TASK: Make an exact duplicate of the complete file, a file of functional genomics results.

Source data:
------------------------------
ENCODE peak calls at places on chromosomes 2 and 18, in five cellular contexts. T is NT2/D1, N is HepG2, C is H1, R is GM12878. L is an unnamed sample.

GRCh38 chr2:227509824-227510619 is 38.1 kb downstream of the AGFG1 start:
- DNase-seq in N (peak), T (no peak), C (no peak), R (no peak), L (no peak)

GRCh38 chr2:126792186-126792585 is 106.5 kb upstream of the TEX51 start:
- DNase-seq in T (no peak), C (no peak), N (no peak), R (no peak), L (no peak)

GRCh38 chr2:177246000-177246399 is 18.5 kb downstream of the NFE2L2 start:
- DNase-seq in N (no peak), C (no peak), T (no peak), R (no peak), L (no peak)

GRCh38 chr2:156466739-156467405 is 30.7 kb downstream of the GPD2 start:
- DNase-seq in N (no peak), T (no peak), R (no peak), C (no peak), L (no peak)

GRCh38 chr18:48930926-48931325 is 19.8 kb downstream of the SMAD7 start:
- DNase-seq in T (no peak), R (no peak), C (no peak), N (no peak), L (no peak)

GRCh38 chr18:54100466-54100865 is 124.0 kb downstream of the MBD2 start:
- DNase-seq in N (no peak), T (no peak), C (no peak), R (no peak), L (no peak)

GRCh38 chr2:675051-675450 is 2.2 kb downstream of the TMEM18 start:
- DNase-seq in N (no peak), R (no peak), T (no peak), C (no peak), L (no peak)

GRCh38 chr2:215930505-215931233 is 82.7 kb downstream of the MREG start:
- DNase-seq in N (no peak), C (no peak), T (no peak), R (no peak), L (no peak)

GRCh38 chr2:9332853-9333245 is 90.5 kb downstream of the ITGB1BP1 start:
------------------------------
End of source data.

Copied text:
ENCODE peak calls at places on chromosomes 2 and 18, in five cellular contexts. T is NT2/D1, N is HepG2, C is H1, R is GM12878. L is an unnamed sample.

GRCh38 chr2:227509824-227510619 is 38.1 kb downstream of the AGFG1 start:
- DNase-seq in N (peak), T (no peak), C (no peak), R (no peak), L (no peak)

GRCh38 chr2:126792186-126792585 is 106.5 kb upstream of the TEX51 start:
- DNase-seq in T (no peak), C (no peak), N (no peak), R (no peak), L (no peak)

GRCh38 chr2:177246000-177246399 is 18.5 kb downstream of the NFE2L2 start:
- DNase-seq in N (no peak), C (no peak), T (no peak), R (no peak), L (no peak)

GRCh38 chr2:156466739-156467405 is 30.7 kb downstream of the GPD2 start:
- DNase-seq in N (no peak), T (no peak), R (no peak), C (no peak), L (no peak)

GRCh38 chr18:48930926-48931325 is 19.8 kb downstream of the SMAD7 start:
- DNase-seq in T (no peak), R (no peak), C (no peak), N (no peak), L (no peak)

GRCh38 chr18:54100466-54100865 is 124.0 kb downstream of the MBD2 start:
- DNase-seq in N (no peak), T (no peak), C (no peak), R (no peak), L (no peak)

GRCh38 chr2:675051-675450 is 2.2 kb downstream of the TMEM18 start:
- DNase-seq in N (no peak), R (no peak), T (no peak), C (no peak), L (no peak)

GRCh38 chr2:215930505-215931233 is 82.7 kb downstream of the MREG start:
- DNase-seq in N (no peak), C (no peak), T (no peak), R (no peak), L (no peak)

GRCh38 chr2:9332853-9333245 is 90.5 kb downstream of the ITGB1BP1 start: